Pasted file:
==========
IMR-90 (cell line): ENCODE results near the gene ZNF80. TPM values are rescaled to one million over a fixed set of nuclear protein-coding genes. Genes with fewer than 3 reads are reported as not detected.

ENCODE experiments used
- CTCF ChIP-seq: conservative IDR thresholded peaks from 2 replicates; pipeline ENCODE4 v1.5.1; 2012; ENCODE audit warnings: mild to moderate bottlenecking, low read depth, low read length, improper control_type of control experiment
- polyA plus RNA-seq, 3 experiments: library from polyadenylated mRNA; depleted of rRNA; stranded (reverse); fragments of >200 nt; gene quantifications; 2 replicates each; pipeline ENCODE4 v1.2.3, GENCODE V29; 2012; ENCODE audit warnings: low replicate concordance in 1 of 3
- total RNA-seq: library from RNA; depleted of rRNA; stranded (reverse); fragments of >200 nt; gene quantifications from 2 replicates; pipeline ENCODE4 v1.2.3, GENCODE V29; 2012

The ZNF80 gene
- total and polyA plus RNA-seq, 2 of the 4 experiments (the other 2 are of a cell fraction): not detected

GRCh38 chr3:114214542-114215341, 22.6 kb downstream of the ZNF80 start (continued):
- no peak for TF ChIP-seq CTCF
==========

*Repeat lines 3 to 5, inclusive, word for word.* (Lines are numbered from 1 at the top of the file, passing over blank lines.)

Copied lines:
- CTCF ChIP-seq: conservative IDR thresholded peaks from 2 replicates; pipeline ENCODE4 v1.5.1; 2012; ENCODE audit warnings: mild to moderate bottlenecking, low read depth, low read length, improper control_type of control experiment
- polyA plus RNA-seq, 3 experiments: library from polyadenylated mRNA; depleted of rRNA; stranded (reverse); fragments of >200 nt; gene quantifications; 2 replicates each; pipeline ENCODE4 v1.2.3, GENCODE V29; 2012; ENCODE audit warnings: low replicate concordance in 1 of 3
- total RNA-seq: library from RNA; depleted of rRNA; stranded (reverse); fragments of >200 nt; gene quantifications from 2 replicates; pipeline ENCODE4 v1.2.3, GENCODE V29; 2012